By Gráinne Ní Aodha, PA
Taoiseach Leo Varadkar has said that energy price reductions seen so far are “nowhere near enough” and signalled the Government would take action if bills did not come down fast enough.
It came as TDs criticised Electric Ireland for reducing energy costs by 10 per cent for small to medium-sized businesses, but not for households.
The cut comes into effect from Wednesday.
Figures released by the Central Statistics Office indicate wholesale electricity prices fell in January by 41.4 per cent compared with the previous month, and by 19.5 per cent compared with the same month last year.
Although wholesale costs have fallen, there can be a delay before this affects the prices paid by customers.
During Leaders’ Questions, Labour leader Ivana Bacik asked whether asking energy companies to cut their prices was the best the Government could do, particularly as Electric Ireland is under state ownership.
She told the Taoiseach: “You’re not doing anything for people who are seeing this inequity. It’s really amounting now, Taoiseach, to a quadruple whammy.
“We’ve seen the magnitude of energy providers’ profits, we’ve seen the inertia and delay in your approach to windfall tax.
“We’re also seeing a third thing – extortionate charges on households – and now, fourthly, the inequity where we’re seeing reductions in wholesale prices has been passed on to businesses, but not to families and households.”
Mr Varadkar acknowledged that people and businesses were still under pressure from “very high” utility bills.
“A lot of those big bills around electricity and gas have only been arriving in the last couple of weeks,” he told the Dáil.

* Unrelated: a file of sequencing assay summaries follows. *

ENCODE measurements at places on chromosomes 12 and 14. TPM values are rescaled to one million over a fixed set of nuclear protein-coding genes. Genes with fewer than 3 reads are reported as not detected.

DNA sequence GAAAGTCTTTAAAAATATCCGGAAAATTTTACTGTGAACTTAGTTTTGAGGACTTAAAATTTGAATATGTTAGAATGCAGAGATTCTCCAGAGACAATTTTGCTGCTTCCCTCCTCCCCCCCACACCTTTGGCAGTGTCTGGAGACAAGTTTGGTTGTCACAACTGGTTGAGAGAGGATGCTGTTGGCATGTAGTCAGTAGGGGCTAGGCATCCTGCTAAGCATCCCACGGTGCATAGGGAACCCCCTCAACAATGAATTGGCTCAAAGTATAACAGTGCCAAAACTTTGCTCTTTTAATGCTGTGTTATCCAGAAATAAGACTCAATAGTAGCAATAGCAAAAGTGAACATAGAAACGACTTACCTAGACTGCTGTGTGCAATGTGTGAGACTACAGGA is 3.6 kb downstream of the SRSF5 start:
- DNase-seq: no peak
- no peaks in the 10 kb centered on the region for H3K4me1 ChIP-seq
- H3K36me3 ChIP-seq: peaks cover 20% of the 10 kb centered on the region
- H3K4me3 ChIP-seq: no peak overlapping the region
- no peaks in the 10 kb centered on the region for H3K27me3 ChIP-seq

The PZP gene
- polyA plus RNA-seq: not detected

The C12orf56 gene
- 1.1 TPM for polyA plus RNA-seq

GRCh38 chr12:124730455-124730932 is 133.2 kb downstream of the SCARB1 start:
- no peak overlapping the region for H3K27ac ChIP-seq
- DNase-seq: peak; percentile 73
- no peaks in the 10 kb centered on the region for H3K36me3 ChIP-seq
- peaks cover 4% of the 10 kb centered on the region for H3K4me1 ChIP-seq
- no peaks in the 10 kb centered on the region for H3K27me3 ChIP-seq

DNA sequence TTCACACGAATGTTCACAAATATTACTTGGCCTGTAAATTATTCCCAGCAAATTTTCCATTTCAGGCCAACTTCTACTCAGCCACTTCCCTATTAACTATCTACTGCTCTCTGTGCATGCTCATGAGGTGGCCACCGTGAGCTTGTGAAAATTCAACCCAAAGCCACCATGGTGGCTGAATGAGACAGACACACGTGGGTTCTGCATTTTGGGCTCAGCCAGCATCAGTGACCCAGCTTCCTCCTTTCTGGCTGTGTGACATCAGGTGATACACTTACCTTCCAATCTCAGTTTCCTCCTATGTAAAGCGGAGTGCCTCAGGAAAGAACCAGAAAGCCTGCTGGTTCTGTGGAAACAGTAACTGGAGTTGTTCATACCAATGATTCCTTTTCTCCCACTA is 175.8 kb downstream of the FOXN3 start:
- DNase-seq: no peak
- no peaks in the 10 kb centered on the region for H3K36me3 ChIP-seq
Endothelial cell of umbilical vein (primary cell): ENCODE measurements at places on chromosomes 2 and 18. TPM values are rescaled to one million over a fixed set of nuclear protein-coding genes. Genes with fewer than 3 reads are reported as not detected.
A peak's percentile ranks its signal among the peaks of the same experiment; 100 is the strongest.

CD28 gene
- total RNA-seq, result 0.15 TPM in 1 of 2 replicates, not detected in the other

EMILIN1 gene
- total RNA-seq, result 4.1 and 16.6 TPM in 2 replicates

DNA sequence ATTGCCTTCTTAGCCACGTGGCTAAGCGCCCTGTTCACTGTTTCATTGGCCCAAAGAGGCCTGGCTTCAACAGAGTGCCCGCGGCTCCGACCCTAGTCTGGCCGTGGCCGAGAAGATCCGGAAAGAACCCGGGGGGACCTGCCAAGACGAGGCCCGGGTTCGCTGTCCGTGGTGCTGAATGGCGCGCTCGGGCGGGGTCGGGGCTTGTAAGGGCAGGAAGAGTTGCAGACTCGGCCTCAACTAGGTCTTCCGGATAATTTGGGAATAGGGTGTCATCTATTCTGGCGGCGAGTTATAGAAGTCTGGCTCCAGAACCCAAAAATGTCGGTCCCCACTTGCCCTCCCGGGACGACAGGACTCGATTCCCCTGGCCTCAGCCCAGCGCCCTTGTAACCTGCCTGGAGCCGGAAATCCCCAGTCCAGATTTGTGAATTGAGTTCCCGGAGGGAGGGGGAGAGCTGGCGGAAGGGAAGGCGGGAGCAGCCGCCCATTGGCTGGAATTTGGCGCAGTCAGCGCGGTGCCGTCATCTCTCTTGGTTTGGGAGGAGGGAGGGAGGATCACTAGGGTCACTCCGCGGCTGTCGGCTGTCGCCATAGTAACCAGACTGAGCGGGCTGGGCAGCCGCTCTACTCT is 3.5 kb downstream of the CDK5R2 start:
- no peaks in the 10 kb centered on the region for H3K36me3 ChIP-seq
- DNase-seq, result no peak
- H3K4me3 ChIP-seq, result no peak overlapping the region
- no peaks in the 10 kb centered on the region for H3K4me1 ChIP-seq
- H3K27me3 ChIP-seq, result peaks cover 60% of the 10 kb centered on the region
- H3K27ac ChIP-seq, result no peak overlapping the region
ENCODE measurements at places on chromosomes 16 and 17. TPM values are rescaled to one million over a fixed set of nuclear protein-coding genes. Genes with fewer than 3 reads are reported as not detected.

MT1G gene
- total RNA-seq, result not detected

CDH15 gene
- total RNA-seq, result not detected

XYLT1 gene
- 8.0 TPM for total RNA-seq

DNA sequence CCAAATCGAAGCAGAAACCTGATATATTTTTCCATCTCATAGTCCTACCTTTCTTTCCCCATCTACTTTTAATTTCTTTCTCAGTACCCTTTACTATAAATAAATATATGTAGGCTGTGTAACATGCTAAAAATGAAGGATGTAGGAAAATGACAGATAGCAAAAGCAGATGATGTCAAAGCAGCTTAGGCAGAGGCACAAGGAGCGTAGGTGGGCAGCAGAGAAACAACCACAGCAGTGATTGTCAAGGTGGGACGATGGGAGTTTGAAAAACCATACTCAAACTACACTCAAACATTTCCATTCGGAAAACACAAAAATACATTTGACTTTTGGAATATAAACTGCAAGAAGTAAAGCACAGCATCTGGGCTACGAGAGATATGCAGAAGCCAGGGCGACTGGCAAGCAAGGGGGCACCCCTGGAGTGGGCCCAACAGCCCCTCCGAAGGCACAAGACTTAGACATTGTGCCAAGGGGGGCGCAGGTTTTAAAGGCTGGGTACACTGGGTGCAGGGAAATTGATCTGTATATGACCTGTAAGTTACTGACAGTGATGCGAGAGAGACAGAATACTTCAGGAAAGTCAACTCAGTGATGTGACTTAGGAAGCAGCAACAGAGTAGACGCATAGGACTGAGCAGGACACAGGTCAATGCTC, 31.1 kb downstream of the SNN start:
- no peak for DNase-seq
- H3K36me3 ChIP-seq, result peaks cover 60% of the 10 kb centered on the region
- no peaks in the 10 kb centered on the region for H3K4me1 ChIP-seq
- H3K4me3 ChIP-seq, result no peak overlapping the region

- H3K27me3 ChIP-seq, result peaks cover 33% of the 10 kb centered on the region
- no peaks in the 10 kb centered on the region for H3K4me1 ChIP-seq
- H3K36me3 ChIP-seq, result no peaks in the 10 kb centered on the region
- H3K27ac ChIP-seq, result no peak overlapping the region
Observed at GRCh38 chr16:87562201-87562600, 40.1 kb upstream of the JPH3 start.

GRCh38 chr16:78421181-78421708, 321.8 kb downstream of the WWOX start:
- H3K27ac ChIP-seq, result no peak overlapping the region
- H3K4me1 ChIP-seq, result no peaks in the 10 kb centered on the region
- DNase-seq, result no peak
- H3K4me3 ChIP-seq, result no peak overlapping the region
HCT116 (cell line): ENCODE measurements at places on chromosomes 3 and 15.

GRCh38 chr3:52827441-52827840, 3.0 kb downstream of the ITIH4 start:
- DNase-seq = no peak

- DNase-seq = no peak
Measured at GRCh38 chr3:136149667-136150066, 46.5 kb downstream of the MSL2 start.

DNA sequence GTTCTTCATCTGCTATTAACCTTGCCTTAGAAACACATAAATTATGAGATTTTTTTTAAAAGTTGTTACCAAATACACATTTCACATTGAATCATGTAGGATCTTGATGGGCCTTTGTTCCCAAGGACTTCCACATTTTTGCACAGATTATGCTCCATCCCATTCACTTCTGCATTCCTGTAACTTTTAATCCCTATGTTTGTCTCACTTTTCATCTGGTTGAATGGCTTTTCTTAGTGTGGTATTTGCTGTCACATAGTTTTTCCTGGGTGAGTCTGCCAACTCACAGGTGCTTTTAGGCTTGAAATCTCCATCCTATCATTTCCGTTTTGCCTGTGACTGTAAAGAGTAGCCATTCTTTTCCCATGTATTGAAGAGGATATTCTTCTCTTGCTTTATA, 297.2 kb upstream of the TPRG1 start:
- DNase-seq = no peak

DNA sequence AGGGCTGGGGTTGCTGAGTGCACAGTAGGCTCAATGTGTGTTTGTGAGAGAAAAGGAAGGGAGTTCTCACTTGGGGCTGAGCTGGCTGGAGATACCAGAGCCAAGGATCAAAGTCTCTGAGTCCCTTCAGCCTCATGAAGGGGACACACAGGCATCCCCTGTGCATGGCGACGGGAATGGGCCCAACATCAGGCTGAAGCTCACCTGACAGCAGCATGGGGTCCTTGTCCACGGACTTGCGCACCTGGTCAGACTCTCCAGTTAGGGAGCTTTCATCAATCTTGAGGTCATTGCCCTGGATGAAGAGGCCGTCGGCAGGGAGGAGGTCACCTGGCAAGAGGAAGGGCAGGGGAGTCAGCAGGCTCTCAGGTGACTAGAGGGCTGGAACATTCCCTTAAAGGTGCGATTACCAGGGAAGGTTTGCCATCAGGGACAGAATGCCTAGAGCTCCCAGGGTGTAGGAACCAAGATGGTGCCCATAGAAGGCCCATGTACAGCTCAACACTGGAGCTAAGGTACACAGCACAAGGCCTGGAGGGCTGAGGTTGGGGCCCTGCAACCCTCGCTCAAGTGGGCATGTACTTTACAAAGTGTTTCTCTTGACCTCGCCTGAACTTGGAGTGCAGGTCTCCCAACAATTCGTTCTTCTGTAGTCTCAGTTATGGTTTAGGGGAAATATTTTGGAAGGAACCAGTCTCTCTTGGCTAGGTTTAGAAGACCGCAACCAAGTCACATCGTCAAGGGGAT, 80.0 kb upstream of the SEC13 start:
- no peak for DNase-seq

“In the run-up to Christmas and around Christmas, people thought maybe it wouldn’t be so bad. And then the winter bills started arriving in January, February and people got a really big shock and more bills to come, unfortunately, in March and April.”
Mr Varadkar said the Government had kept the VAT rate on electricity gas at 9 per cent, and updated the Temporary Business Energy Scheme as part of its spring cost-of-living package announced last week.
He said a €200 energy credit announced as part of Budget 2023 is due in the coming weeks.
Mr Varadkar continued: “Pinergy has announced reductions for retail customers, and Electric Ireland has announced reductions for its business customers. But it’s not enough. It’s nowhere near enough.
“Wholesale prices are now coming down. I understand that there is a lag between the wholesale prices coming down and retail prices for homeowners and businesses coming down, I get that, but it shouldn’t be too much of a lag.
“It took a few months for prices to go up. It should only take a few months for prices to go down.
“And we expect to see electricity and gas companies reduce their prices over the course of the next months for businesses and for residential customers as well.
“It won’t just be about polite encouragement.
“There’s windfall tax coming that will be legislated for in this house and in the Seanad, and that will allow us to recoup some of the profits and give them back to people in the form of reductions in bills.
“(We) have to work out the exact mechanisms around that, but that’s what we intend to do. We’ll be saying to state-owned companies, for example, that if you make hyper profits, we have the power to take some of that off you in the form of a special dividend and use that money to help people as well.”
Mr Varadkar said this final measure is “under consideration”.
Social Democrat TD Jennifer Whitmore later told the Dáil that the “time has come” to ask energy providers for clarity on when homeowners can expect to see a reduction in their energy costs.
People Before Profit–Solidarity TD Mick Barry said people are at “the pin of their collars” on rising costs, and it is “blatantly unfair” to reduce bills for small businesses and not for households.
“An electricity price cut for one should be an electricity price cut for all,” he said.
Last week, the Government decided against introducing a fourth €200 electricity credit for householders as part of its €1.3 billion spring cost-of-living package, and instead targeted measures towards those on welfare and families of school-age children.